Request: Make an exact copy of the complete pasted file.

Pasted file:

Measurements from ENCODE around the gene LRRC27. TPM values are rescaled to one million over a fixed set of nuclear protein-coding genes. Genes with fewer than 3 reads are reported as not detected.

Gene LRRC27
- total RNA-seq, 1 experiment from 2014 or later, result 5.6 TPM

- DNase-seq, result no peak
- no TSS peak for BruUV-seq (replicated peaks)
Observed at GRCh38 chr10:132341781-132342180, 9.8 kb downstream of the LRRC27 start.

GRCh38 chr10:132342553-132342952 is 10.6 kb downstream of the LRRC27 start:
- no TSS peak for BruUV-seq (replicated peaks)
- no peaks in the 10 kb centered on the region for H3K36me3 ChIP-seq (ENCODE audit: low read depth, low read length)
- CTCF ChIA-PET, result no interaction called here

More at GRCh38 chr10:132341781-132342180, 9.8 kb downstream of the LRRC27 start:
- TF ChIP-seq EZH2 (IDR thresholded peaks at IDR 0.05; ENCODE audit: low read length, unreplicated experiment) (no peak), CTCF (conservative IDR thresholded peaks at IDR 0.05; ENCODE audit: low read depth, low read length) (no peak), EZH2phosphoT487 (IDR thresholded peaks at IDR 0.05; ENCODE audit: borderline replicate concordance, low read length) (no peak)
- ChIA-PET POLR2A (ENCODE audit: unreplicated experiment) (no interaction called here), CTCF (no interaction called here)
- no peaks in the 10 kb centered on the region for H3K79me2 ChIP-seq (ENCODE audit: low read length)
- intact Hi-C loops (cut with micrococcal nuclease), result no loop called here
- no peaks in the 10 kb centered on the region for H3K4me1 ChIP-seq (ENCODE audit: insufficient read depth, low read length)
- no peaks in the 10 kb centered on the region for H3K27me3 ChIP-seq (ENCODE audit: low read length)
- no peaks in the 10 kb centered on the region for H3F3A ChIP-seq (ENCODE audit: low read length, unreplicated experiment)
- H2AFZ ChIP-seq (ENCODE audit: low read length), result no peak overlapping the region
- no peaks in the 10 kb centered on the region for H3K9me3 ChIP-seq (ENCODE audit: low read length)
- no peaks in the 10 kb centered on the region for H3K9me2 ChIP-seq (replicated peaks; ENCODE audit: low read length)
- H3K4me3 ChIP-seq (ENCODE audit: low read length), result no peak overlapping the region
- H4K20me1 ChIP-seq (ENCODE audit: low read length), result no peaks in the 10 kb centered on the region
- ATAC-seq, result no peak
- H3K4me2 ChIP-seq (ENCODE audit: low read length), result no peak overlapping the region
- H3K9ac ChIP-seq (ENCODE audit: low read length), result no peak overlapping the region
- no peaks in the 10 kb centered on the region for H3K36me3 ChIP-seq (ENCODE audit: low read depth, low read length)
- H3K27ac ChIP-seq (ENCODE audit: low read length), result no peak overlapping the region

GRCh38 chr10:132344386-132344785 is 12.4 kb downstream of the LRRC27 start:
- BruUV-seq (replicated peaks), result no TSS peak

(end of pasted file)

Measurements from ENCODE around the gene LRRC27. TPM values are rescaled to one million over a fixed set of nuclear protein-coding genes. Genes with fewer than 3 reads are reported as not detected.

Gene LRRC27
- total RNA-seq, 1 experiment from 2014 or later, result 5.6 TPM

- DNase-seq, result no peak
- no TSS peak for BruUV-seq (replicated peaks)
Observed at GRCh38 chr10:132341781-132342180, 9.8 kb downstream of the LRRC27 start.

GRCh38 chr10:132342553-132342952 is 10.6 kb downstream of the LRRC27 start:
- no TSS peak for BruUV-seq (replicated peaks)
- no peaks in the 10 kb centered on the region for H3K36me3 ChIP-seq (ENCODE audit: low read depth, low read length)
- CTCF ChIA-PET, result no interaction called here

More at GRCh38 chr10:132341781-132342180, 9.8 kb downstream of the LRRC27 start:
- TF ChIP-seq EZH2 (IDR thresholded peaks at IDR 0.05; ENCODE audit: low read length, unreplicated experiment) (no peak), CTCF (conservative IDR thresholded peaks at IDR 0.05; ENCODE audit: low read depth, low read length) (no peak), EZH2phosphoT487 (IDR thresholded peaks at IDR 0.05; ENCODE audit: borderline replicate concordance, low read length) (no peak)
- ChIA-PET POLR2A (ENCODE audit: unreplicated experiment) (no interaction called here), CTCF (no interaction called here)
- no peaks in the 10 kb centered on the region for H3K79me2 ChIP-seq (ENCODE audit: low read length)
- intact Hi-C loops (cut with micrococcal nuclease), result no loop called here
- no peaks in the 10 kb centered on the region for H3K4me1 ChIP-seq (ENCODE audit: insufficient read depth, low read length)
- no peaks in the 10 kb centered on the region for H3K27me3 ChIP-seq (ENCODE audit: low read length)
- no peaks in the 10 kb centered on the region for H3F3A ChIP-seq (ENCODE audit: low read length, unreplicated experiment)
- H2AFZ ChIP-seq (ENCODE audit: low read length), result no peak overlapping the region
- no peaks in the 10 kb centered on the region for H3K9me3 ChIP-seq (ENCODE audit: low read length)
- no peaks in the 10 kb centered on the region for H3K9me2 ChIP-seq (replicated peaks; ENCODE audit: low read length)
- H3K4me3 ChIP-seq (ENCODE audit: low read length), result no peak overlapping the region
- H4K20me1 ChIP-seq (ENCODE audit: low read length), result no peaks in the 10 kb centered on the region
- ATAC-seq, result no peak
- H3K4me2 ChIP-seq (ENCODE audit: low read length), result no peak overlapping the region
- H3K9ac ChIP-seq (ENCODE audit: low read length), result no peak overlapping the region
- no peaks in the 10 kb centered on the region for H3K36me3 ChIP-seq (ENCODE audit: low read depth, low read length)
- H3K27ac ChIP-seq (ENCODE audit: low read length), result no peak overlapping the region

GRCh38 chr10:132344386-132344785 is 12.4 kb downstream of the LRRC27 start:
- BruUV-seq (replicated peaks), result no TSS peak